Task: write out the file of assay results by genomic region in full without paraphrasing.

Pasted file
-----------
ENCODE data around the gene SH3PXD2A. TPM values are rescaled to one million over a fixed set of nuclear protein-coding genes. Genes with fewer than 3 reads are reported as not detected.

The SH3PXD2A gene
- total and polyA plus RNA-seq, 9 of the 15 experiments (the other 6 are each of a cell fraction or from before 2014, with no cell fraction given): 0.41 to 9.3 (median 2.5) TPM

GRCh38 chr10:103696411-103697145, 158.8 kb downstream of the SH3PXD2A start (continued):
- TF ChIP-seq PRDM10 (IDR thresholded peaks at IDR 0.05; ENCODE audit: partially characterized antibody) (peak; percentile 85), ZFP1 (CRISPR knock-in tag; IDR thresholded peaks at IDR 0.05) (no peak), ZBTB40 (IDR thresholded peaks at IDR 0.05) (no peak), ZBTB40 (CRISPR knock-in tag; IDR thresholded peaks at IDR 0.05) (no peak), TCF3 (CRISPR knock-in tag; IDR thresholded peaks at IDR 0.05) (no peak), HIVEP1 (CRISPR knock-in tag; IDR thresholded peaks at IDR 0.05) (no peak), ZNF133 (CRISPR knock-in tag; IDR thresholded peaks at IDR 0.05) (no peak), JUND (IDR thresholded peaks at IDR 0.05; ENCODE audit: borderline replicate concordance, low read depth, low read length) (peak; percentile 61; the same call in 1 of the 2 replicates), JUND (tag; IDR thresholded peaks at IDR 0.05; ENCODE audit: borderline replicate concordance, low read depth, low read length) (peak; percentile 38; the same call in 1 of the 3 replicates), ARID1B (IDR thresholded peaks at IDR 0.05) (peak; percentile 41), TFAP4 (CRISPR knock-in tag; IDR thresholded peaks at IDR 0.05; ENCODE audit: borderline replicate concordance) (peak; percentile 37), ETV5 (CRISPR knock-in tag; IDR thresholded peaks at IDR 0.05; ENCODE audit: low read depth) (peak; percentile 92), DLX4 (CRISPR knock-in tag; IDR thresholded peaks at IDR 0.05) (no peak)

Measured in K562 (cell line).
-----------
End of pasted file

ENCODE data around the gene SH3PXD2A. TPM values are rescaled to one million over a fixed set of nuclear protein-coding genes. Genes with fewer than 3 reads are reported as not detected.

The SH3PXD2A gene
- total and polyA plus RNA-seq, 9 of the 15 experiments (the other 6 are each of a cell fraction or from before 2014, with no cell fraction given): 0.41 to 9.3 (median 2.5) TPM

GRCh38 chr10:103696411-103697145, 158.8 kb downstream of the SH3PXD2A start (continued):
- TF ChIP-seq PRDM10 (IDR thresholded peaks at IDR 0.05; ENCODE audit: partially characterized antibody) (peak; percentile 85), ZFP1 (CRISPR knock-in tag; IDR thresholded peaks at IDR 0.05) (no peak), ZBTB40 (IDR thresholded peaks at IDR 0.05) (no peak), ZBTB40 (CRISPR knock-in tag; IDR thresholded peaks at IDR 0.05) (no peak), TCF3 (CRISPR knock-in tag; IDR thresholded peaks at IDR 0.05) (no peak), HIVEP1 (CRISPR knock-in tag; IDR thresholded peaks at IDR 0.05) (no peak), ZNF133 (CRISPR knock-in tag; IDR thresholded peaks at IDR 0.05) (no peak), JUND (IDR thresholded peaks at IDR 0.05; ENCODE audit: borderline replicate concordance, low read depth, low read length) (peak; percentile 61; the same call in 1 of the 2 replicates), JUND (tag; IDR thresholded peaks at IDR 0.05; ENCODE audit: borderline replicate concordance, low read depth, low read length) (peak; percentile 38; the same call in 1 of the 3 replicates), ARID1B (IDR thresholded peaks at IDR 0.05) (peak; percentile 41), TFAP4 (CRISPR knock-in tag; IDR thresholded peaks at IDR 0.05; ENCODE audit: borderline replicate concordance) (peak; percentile 37), ETV5 (CRISPR knock-in tag; IDR thresholded peaks at IDR 0.05; ENCODE audit: low read depth) (peak; percentile 92), DLX4 (CRISPR knock-in tag; IDR thresholded peaks at IDR 0.05) (no peak)

Measured in K562 (cell line).